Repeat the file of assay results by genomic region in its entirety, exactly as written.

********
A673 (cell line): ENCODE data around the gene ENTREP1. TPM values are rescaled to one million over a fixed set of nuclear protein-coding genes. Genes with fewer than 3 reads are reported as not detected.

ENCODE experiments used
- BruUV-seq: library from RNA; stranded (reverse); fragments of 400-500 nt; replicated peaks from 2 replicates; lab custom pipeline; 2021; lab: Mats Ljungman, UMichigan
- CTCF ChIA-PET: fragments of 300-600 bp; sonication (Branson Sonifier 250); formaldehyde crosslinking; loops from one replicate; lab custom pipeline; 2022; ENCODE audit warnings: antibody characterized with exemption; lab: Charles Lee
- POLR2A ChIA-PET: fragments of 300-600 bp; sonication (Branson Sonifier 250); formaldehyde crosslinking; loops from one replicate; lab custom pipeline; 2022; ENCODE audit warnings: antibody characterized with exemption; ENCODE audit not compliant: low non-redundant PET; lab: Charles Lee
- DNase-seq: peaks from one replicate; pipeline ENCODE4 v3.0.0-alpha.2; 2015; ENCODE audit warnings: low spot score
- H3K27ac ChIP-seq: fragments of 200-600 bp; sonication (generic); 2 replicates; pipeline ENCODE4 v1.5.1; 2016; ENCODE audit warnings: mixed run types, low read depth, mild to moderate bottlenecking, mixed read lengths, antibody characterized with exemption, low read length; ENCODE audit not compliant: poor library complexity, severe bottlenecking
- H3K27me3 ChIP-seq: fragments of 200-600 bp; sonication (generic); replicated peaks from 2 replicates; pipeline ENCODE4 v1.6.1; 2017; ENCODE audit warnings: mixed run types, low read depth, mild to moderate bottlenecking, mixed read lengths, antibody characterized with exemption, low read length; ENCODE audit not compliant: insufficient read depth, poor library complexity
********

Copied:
A673 (cell line): ENCODE data around the gene ENTREP1. TPM values are rescaled to one million over a fixed set of nuclear protein-coding genes. Genes with fewer than 3 reads are reported as not detected.

ENCODE experiments used
- BruUV-seq: library from RNA; stranded (reverse); fragments of 400-500 nt; replicated peaks from 2 replicates; lab custom pipeline; 2021; lab: Mats Ljungman, UMichigan
- CTCF ChIA-PET: fragments of 300-600 bp; sonication (Branson Sonifier 250); formaldehyde crosslinking; loops from one replicate; lab custom pipeline; 2022; ENCODE audit warnings: antibody characterized with exemption; lab: Charles Lee
- POLR2A ChIA-PET: fragments of 300-600 bp; sonication (Branson Sonifier 250); formaldehyde crosslinking; loops from one replicate; lab custom pipeline; 2022; ENCODE audit warnings: antibody characterized with exemption; ENCODE audit not compliant: low non-redundant PET; lab: Charles Lee
- DNase-seq: peaks from one replicate; pipeline ENCODE4 v3.0.0-alpha.2; 2015; ENCODE audit warnings: low spot score
- H3K27ac ChIP-seq: fragments of 200-600 bp; sonication (generic); 2 replicates; pipeline ENCODE4 v1.5.1; 2016; ENCODE audit warnings: mixed run types, low read depth, mild to moderate bottlenecking, mixed read lengths, antibody characterized with exemption, low read length; ENCODE audit not compliant: poor library complexity, severe bottlenecking
- H3K27me3 ChIP-seq: fragments of 200-600 bp; sonication (generic); replicated peaks from 2 replicates; pipeline ENCODE4 v1.6.1; 2017; ENCODE audit warnings: mixed run types, low read depth, mild to moderate bottlenecking, mixed read lengths, antibody characterized with exemption, low read length; ENCODE audit not compliant: insufficient read depth, poor library complexity